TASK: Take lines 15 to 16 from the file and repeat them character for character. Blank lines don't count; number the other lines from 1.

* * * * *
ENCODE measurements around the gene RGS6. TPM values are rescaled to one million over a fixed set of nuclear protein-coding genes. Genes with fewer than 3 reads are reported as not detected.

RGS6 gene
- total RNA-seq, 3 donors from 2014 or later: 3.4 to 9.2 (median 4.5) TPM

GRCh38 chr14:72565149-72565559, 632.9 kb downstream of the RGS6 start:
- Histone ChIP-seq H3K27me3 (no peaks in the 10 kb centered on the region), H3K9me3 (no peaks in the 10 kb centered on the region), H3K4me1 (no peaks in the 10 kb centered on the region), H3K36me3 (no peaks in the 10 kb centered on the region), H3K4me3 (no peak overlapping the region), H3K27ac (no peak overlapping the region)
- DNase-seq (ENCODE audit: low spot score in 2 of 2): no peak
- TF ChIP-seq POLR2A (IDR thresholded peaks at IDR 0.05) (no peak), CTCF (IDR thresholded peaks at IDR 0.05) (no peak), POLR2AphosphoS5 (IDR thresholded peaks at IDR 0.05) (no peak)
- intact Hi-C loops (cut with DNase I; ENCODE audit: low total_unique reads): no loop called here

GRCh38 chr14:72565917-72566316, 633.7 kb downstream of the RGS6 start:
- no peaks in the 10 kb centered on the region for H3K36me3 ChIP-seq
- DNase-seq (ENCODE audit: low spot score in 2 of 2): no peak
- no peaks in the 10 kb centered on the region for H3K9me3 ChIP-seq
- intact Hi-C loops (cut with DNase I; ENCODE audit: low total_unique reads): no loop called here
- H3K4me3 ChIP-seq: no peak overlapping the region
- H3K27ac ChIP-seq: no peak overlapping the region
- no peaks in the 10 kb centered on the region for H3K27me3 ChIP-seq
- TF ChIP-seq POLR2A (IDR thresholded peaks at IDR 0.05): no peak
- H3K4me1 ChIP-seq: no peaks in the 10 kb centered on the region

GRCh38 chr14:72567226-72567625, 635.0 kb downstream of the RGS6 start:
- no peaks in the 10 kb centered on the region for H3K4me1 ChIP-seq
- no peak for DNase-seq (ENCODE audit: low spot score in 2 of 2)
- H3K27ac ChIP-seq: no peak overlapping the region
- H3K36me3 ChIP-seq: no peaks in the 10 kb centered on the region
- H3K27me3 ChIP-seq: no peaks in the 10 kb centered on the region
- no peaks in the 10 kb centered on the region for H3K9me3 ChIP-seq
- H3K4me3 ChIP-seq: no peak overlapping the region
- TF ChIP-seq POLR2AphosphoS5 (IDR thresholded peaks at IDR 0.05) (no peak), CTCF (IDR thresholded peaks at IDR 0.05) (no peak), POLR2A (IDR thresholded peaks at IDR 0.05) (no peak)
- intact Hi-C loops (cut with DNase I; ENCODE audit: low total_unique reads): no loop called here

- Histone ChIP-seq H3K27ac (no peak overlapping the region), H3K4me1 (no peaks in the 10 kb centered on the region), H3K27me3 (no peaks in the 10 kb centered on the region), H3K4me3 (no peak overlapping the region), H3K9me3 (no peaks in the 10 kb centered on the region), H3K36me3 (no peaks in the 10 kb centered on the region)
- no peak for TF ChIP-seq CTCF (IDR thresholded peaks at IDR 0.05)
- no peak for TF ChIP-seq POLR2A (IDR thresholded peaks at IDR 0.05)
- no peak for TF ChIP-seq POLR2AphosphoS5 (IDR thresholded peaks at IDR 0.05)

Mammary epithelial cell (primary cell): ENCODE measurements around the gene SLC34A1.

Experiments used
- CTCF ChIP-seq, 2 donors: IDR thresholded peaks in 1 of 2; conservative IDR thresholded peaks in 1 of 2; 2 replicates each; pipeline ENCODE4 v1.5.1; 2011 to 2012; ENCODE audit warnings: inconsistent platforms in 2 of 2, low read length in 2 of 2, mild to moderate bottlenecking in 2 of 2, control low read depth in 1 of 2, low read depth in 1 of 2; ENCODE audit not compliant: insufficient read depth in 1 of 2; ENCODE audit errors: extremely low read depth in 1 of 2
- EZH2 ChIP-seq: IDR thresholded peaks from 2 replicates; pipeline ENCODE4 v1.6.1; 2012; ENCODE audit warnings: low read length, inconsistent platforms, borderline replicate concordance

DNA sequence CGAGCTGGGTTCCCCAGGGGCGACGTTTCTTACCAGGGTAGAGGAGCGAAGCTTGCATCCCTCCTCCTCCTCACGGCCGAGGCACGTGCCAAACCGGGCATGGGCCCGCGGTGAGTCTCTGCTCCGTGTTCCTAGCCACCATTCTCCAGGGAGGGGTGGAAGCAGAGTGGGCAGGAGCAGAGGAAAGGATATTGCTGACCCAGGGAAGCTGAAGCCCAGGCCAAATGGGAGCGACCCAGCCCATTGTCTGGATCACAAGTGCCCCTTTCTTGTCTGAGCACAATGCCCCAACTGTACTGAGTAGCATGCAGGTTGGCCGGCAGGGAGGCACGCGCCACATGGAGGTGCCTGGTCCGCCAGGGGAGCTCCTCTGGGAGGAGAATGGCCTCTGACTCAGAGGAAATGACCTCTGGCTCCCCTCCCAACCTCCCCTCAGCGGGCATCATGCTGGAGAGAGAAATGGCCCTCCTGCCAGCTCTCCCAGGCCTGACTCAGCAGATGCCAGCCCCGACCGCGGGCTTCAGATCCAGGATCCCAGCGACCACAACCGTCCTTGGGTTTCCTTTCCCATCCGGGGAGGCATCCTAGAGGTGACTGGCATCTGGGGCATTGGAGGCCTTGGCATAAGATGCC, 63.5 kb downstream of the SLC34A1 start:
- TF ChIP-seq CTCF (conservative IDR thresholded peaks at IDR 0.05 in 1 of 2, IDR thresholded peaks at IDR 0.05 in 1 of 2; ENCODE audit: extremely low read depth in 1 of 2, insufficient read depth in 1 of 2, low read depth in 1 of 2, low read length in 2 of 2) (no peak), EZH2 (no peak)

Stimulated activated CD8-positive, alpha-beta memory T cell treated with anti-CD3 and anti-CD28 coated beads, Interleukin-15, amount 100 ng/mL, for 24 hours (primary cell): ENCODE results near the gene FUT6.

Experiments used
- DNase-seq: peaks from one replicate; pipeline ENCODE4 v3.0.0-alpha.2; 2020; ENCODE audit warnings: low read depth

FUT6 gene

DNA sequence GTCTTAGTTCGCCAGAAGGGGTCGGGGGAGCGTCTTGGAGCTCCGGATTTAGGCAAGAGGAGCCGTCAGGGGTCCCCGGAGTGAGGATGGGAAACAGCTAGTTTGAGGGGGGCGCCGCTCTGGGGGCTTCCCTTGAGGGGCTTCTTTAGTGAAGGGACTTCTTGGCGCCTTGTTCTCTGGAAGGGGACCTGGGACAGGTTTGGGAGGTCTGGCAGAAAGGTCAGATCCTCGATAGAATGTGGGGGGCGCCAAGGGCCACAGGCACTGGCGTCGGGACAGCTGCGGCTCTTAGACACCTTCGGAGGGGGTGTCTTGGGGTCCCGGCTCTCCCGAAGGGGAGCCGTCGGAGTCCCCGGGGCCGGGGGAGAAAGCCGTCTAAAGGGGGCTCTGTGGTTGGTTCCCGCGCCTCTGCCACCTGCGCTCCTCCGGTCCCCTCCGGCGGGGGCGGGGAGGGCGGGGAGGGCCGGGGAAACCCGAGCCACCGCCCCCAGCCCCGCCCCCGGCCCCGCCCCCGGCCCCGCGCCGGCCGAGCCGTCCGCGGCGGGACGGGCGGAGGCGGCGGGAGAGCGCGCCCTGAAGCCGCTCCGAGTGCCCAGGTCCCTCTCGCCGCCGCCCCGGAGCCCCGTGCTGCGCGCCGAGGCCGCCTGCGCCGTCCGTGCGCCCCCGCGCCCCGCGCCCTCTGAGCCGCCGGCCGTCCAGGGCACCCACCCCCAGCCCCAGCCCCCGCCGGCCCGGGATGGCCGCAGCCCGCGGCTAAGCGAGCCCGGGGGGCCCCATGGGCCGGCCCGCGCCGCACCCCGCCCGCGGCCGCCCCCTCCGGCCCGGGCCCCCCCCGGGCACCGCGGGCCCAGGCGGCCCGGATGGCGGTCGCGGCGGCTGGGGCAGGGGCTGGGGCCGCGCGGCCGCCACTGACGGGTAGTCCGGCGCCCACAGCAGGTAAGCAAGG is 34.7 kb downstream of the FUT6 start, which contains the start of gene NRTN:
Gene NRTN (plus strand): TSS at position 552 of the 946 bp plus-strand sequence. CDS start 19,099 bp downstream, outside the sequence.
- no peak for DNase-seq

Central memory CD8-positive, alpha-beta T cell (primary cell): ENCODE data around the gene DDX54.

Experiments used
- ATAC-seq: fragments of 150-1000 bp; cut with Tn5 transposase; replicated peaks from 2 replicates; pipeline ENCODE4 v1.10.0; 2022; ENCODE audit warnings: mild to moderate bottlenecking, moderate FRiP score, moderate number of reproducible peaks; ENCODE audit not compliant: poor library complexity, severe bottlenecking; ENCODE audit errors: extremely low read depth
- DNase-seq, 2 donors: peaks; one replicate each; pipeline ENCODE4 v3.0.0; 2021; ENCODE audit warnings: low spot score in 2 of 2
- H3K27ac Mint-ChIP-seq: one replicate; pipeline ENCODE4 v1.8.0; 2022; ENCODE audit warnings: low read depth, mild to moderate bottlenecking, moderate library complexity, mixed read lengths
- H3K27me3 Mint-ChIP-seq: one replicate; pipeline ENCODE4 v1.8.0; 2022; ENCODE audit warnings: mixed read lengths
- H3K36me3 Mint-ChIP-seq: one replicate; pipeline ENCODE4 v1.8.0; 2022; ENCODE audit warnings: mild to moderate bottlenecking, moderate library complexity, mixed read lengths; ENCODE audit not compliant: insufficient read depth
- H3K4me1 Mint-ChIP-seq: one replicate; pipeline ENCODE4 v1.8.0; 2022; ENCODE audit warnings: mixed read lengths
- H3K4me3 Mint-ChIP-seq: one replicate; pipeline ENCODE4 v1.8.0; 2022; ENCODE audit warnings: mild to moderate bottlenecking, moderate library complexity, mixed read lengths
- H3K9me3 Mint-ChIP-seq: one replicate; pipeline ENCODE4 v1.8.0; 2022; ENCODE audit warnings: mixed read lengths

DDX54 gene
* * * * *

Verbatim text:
- H3K27ac ChIP-seq: no peak overlapping the region
- no peaks in the 10 kb centered on the region for H3K27me3 ChIP-seq